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The Destructors Essay | Critical Essay #2

This Study Guide consists of approximately 75 pages of chapter summaries, quotes, character analysis, themes, and more - everything you need to sharpen your knowledge of The Destructors.
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Critical Essay #2

In the following essay, Kolin surveys symbolism in "The Destructors."

In "The Destructors," published in 1954, Graham Greene portrays a world in transition, a society moving away from respect for culture toward a delight in chaos. Greene's story has been variously interpreted as a parable on depravity; a political allegory on Churchill's defeat by the Labour Party in 1945; and an expostulation of a Bakunian anarchy. Set in blitzkrieged London after World War II, the story details the exploits of the Wormsley Common Gang as they destroy a magnificent old house built by Christopher Wren and leave its occupant, an old decorator and builder, Mr. Thomas, nothing to live in but his loo. The gang, alternately led by Blackie and Trevor, has been so accustomed to seeing destruction around them that they easily become destructors themselves. Their bleak and at times amoral pranks take place in a world of shadow...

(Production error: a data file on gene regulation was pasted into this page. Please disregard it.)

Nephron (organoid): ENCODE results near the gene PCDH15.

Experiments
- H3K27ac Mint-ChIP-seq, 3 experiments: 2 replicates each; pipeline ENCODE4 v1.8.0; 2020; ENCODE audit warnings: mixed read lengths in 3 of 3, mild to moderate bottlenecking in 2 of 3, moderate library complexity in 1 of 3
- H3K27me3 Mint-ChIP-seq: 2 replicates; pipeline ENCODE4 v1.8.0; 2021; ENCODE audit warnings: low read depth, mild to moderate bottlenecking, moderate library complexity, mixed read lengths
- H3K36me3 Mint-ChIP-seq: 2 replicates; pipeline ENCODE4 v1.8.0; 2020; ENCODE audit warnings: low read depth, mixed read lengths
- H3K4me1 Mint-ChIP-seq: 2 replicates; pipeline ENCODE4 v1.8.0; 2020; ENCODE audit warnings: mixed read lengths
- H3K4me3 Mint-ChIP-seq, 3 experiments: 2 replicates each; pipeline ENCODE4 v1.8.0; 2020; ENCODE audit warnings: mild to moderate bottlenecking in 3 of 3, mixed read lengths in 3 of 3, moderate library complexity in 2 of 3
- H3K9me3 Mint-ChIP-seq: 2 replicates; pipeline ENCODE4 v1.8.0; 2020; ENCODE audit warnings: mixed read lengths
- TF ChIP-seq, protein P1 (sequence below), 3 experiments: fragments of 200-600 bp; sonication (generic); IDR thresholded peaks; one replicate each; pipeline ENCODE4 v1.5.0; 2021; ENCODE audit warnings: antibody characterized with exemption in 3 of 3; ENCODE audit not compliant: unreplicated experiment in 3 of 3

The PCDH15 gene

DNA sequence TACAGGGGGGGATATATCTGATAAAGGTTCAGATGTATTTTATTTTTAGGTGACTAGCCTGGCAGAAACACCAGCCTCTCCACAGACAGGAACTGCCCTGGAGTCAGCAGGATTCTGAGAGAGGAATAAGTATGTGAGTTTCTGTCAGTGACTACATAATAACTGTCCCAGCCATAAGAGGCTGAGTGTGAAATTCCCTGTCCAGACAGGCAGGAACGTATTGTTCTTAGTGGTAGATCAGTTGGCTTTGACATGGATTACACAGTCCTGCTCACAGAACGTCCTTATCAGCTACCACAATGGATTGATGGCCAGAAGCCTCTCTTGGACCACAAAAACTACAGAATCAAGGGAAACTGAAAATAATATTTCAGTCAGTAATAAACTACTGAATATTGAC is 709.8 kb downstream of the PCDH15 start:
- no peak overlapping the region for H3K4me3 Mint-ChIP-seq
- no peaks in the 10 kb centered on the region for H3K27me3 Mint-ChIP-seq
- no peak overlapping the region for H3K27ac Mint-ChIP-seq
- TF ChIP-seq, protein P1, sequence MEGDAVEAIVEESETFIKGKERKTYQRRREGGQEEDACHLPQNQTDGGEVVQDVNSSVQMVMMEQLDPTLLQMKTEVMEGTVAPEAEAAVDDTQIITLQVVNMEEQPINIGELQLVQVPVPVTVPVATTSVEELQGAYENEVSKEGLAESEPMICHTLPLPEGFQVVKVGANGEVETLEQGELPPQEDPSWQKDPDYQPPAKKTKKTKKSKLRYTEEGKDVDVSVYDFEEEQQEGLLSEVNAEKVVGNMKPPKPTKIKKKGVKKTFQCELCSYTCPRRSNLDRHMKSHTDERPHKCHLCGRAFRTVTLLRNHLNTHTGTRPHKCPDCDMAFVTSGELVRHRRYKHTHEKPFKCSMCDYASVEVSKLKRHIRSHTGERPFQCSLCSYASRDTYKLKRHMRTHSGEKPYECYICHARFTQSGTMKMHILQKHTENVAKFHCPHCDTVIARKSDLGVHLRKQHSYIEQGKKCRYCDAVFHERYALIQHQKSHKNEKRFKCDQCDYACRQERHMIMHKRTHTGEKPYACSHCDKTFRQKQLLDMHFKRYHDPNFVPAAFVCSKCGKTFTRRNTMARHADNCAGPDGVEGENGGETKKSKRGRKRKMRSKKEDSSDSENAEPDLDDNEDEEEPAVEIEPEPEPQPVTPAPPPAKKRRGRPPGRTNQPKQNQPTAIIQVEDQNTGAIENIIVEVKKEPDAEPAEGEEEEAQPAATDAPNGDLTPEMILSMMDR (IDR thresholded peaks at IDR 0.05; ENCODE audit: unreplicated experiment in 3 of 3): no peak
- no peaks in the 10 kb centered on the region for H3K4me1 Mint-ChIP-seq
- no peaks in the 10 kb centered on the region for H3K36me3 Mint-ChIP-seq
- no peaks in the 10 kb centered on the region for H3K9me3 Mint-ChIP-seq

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This section contains 1,153 words
(approx. 4 pages at 300 words per page)
Purchase our The Destructors Study Guide
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The Destructors from BookRags and Gale's For Students Series. ©2005-2006 Thomson Gale, a part of the Thomson Corporation. All rights reserved.
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